In addition to connecting people, the second pillar of focus is around flexibility. Barnes notes that organisations change all the time, particularly in big corporates. They typically undergo a big reorganization every year or two, but this isn't ever really acknowledged when building systems and processes, he added.
Companies hard code their structures into their processes and their systems of work. BP didn't want to make this mistake this time around. Barnes explained:
We were absolutely determined that we would have a robust operating model, but a flexible one that expects change. So that network changes every day. The fact that someone provides some product to someone else, that stuff changes all the time. And then every so often, like we are going through at the moment, everything changes and all the structures are different and the products change.
The underlying IT assets don't change, you map those in the right places, that's what we are trying to build here. Again, the interesting implication of that is the control - is this ability for our product manager friend to make his changes in real time, to make changes to his product set, to what his offerings are, what the cost of them is, to adjust how they do business.
The final pillar BP is prioritising is regarding automation. And whilst automating processes takes out cost, and has enabled BP to run a lean IT shop, for Barnes it's more about enabling self service for 80,000 BP employees. He said:
We want everyone to be able to build their own power app or do their own data analysis or build their own machine learning model. We want them to be able to collaborate effectively. Stuff that was unheard of for a non-IT professional to do just a couple of years ago.
So this means automation first and foremost, an automation engine. It also meant a really nice front door. Also it meant real robustness, because if you're letting everybody loose, you need to be really sure that this thing holds together well. And it needs an interface that is easy to pick up and easy to use.
A single digital system of work
So, what does this look like? Barnes shared the below IT operating model, which is instantiated in ServiceNow. Primarily it's about using ServiceNow as a common data model, a common system of record, which is allowing BP to "compare apples with apples".
It took us a year to build that [common data model] well. And then around it, we have an API layer that we built in ServiceNow, it's an automation engine that we built in ServiceNow. Those two things enable us to do all those joins between a whole bunch of different systems and applications. It's taken us about three years to get to this point and is by no means finished. We started with IT service management and the final one of these big blocks that went in this year was the financials using the ServiceNow IT business management module.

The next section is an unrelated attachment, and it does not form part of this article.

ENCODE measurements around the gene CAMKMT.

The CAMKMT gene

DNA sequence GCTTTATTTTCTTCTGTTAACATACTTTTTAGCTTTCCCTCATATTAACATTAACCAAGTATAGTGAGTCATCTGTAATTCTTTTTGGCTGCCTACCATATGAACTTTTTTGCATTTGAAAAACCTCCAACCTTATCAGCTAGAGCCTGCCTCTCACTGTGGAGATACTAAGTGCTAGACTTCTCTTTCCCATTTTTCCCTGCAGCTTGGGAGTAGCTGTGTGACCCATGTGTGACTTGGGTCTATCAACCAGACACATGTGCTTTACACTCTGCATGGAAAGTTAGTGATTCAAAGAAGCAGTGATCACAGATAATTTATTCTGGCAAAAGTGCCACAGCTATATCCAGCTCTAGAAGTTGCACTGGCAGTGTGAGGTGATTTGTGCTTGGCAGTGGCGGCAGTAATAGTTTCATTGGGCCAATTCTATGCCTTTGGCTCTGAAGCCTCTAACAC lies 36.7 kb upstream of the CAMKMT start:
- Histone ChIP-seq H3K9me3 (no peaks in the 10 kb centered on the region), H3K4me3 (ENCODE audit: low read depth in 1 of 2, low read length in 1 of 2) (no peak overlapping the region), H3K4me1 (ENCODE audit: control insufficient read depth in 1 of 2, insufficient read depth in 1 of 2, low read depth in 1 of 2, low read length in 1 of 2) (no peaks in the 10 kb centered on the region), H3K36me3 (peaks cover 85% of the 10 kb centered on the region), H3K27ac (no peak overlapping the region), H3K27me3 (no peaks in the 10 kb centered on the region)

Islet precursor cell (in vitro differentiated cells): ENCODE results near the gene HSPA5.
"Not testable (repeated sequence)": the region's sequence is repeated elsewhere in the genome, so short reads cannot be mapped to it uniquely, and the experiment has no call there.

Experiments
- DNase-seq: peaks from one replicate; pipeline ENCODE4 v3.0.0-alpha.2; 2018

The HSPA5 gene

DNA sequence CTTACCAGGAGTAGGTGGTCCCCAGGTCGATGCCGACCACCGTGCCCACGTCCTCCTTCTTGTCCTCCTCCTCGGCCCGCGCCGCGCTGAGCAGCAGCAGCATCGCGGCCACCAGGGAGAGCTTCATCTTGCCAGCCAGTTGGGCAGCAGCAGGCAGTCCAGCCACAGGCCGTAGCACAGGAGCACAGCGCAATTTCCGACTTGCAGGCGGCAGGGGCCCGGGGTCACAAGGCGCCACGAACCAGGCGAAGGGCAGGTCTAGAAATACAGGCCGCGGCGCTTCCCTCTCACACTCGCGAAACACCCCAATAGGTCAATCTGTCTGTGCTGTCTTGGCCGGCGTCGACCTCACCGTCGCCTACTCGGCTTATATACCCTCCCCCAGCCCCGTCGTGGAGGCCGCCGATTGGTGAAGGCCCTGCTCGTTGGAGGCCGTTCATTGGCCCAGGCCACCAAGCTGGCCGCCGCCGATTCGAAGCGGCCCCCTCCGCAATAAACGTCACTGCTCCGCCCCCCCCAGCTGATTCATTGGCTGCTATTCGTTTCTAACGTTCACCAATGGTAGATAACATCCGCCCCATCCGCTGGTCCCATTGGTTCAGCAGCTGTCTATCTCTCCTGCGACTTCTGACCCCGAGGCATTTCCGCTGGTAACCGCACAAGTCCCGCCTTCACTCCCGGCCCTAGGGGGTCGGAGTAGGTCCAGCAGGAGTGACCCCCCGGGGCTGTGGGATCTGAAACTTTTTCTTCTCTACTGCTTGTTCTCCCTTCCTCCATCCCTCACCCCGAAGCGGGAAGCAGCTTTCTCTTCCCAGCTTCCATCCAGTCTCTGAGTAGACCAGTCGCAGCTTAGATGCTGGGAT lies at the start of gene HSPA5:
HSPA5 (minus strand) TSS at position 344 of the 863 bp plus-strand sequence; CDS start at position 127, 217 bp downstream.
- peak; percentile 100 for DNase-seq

Over this time, Barnes said that BP is pushing the limits of the Now platform and has since built up to 60 applications in ServiceNow.
However, the new approach hasn't come without its challenges - namely getting people to change the way they work, with a focus on real-time adaption and taking responsibility. Barnes said:
Not everybody wants to do their own work. Some of those product managers thought it was beneath them, frankly. They expect to be given a PowerPoint every quarter to tell them what's going on. And now we're saying you've got to be on top of your numbers in real-time and you've got to make changes yourself. Some of them see it as an administrative burden. And, frankly, I think it's time they changed. I don't think that works anymore. I think the effort and the pain and the inefficiency that that old method causes is not supportable anymore. You just have to run leaner, this stuff doesn't work on a quarterly basis anymore.
However, benefits are already being reaped. He added:
It has helped us take out a huge amount of cost, primarily as we talked about through automation. We are quicker to value. We are delivering in days, not years. A lot of that is to do with agile practices and DevOps, which we've adopted wholesale. But it's also about how you join this stuff up. It's about automating just boring processes and getting rid of them. And we're more reliable. Getting this right with a combination of modern approaches to delivery and operations joined together in the right way like this, you can square the circle of being cheaper and you can be quicker and more reliable. I don't think there's a trade off there these days.